As the Web Turns

Although many states have made progress in formulating policies to address

electronic records management issues related to new systems, legacy systems

and e-mail, most consider records generated on World Wide Web sites to be

the most difficult to master. Web sites often beam dynamic information that

may change every second. In addition, many government sites display documents

that never exist in paper form.

"Once you start dealing with something like Web sites — which are so

dynamic — you're dealing with something that becomes impossible to manage

with the tools we have," says Roy Turnbaugh, Oregon's state archivist. "If

it requires too much effort for compliance, people are just going to ignore

it. It's just too much work for people to try and manage their Web sites

to preserve them as records."

Alan S. Kowlowitz, manager of electronic records services with New York's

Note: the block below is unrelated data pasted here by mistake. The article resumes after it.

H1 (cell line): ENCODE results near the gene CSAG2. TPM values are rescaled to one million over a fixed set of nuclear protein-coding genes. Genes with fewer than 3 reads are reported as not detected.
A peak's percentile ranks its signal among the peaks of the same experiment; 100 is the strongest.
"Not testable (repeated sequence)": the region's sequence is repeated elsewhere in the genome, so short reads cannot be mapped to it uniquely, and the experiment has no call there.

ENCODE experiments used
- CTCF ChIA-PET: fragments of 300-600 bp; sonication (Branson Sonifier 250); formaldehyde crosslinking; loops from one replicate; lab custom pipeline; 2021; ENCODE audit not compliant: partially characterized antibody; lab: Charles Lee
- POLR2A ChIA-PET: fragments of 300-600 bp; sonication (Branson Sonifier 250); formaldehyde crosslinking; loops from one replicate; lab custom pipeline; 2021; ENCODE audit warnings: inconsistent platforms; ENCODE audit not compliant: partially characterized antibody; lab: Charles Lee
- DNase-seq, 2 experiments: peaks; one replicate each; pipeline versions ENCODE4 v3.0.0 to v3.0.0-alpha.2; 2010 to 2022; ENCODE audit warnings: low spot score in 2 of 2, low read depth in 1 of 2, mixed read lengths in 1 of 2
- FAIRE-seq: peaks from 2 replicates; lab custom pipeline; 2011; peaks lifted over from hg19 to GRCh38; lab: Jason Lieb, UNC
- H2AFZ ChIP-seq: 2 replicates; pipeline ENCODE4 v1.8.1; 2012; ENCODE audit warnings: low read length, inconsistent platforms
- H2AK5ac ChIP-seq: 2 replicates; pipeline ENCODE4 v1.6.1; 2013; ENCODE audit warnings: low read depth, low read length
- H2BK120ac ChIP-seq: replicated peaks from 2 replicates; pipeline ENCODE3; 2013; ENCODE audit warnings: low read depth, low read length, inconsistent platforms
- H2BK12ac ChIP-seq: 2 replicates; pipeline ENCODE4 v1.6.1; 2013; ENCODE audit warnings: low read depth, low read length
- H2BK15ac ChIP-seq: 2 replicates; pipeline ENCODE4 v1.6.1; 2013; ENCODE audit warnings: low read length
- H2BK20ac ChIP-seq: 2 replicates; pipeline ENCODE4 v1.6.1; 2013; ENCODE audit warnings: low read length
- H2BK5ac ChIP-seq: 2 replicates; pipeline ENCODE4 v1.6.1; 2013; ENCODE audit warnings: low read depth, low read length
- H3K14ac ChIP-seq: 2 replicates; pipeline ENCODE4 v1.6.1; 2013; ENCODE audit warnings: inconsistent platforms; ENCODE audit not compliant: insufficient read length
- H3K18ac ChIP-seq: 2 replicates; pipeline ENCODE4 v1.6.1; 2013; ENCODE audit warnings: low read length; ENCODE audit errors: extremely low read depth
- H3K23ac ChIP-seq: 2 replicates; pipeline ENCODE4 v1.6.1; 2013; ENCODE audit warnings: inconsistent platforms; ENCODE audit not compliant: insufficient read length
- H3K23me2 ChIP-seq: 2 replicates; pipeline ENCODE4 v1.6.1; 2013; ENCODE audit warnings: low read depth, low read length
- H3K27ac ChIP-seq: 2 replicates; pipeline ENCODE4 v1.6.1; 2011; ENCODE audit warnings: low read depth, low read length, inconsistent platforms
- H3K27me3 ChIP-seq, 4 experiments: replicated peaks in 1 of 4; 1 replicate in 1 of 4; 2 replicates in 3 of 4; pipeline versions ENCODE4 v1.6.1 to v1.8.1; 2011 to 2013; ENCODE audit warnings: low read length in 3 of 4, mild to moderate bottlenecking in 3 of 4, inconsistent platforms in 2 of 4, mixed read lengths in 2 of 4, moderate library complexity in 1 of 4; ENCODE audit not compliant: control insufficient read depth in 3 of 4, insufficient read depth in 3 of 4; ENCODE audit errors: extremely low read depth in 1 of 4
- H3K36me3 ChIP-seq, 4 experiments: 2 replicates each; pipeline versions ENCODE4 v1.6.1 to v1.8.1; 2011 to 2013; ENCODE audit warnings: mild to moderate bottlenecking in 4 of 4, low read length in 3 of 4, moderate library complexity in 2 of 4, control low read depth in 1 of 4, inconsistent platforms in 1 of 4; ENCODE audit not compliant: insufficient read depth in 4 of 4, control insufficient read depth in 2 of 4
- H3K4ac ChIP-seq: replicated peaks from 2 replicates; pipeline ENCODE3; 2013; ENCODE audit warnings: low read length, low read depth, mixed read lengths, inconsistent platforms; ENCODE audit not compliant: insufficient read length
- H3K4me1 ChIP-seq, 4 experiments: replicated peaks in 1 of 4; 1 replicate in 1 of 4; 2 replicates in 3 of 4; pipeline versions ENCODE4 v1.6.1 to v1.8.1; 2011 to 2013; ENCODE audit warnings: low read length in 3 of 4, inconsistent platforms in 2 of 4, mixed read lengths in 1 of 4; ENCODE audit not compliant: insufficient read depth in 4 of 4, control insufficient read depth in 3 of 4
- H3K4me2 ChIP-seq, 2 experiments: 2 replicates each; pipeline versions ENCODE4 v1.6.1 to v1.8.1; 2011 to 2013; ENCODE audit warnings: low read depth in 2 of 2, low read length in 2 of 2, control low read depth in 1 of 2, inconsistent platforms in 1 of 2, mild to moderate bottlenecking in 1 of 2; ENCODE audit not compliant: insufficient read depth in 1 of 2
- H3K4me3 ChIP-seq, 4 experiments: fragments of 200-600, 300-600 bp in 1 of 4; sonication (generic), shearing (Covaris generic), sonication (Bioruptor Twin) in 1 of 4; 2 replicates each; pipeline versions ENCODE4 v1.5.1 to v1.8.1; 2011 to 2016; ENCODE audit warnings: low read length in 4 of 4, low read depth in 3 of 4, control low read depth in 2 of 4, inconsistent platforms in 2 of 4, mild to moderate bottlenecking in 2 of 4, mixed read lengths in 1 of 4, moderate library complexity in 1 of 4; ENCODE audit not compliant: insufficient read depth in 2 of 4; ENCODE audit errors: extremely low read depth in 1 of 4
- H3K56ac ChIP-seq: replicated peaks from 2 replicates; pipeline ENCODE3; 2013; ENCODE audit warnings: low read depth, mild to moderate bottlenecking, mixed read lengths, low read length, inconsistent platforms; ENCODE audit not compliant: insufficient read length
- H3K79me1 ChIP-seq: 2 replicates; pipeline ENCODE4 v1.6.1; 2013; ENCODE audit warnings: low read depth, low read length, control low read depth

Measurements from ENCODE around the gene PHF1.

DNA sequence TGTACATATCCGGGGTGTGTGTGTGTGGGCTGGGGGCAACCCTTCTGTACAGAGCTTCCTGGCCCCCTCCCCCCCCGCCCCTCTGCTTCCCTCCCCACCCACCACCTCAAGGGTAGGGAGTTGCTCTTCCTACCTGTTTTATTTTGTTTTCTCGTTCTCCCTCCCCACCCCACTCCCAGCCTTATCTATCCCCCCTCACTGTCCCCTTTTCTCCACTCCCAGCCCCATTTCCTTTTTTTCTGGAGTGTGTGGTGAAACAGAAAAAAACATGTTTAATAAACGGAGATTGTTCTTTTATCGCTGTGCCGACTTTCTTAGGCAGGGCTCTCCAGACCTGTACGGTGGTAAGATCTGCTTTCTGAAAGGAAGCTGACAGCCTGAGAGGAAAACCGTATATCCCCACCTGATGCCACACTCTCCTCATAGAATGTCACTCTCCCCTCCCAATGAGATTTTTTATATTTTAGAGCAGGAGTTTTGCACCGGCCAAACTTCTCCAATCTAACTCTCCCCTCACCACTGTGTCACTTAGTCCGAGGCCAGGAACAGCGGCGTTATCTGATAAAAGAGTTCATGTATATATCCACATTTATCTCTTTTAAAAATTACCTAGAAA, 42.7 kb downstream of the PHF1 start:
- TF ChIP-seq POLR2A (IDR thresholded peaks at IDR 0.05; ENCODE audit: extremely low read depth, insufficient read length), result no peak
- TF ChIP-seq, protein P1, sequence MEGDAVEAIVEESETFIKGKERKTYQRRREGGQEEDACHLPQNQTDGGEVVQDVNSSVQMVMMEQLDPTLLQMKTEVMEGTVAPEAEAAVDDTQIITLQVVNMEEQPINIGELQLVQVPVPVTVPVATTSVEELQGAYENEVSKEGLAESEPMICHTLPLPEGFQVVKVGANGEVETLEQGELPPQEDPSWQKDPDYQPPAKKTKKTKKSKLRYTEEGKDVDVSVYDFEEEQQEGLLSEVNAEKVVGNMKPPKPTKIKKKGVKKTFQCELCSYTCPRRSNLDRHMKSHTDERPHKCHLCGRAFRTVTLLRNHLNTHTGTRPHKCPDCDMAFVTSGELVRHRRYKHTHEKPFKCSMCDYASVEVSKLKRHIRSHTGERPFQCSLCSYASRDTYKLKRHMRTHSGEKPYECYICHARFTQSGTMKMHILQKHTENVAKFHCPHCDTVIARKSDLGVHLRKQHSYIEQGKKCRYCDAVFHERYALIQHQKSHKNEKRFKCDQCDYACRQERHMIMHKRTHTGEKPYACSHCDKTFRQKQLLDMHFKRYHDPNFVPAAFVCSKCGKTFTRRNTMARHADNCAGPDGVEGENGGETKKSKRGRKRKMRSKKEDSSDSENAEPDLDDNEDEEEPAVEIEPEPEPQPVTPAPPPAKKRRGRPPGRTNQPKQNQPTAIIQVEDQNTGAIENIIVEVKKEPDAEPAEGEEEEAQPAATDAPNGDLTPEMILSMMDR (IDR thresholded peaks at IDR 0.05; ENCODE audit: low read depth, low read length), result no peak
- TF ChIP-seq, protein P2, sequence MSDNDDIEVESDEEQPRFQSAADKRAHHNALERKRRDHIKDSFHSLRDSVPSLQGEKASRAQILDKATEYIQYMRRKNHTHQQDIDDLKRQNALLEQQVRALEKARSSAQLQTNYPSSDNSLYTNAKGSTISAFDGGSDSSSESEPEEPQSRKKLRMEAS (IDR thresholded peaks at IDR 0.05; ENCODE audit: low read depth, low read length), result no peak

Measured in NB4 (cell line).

Archives and Records Administration, says that although there is a tendency

to think government Web sites generate records, most of that data is captured

behind an agency firewall in a database or other storage system.

"A government Web site represents a branch office," he said. "Records

are only created if there is a transaction occurring. It's likely those

records are going to be captured on the back end."

— Heather Harreld is a free-lance writer based in Cary, N.C.

Featured

  • Comment
    customer experience (garagestock/Shutterstock.com)

    Leveraging the TMF to improve customer experience

    Focusing on customer experience as part of the Technology Modernization Fund investment strategy will enable agencies to improve service and build trust in government.

  • FCW Perspectives
    zero trust network

    Why zero trust is having a moment

    Improved technologies and growing threats have agencies actively pursuing dynamic and context-driven security.

Stay Connected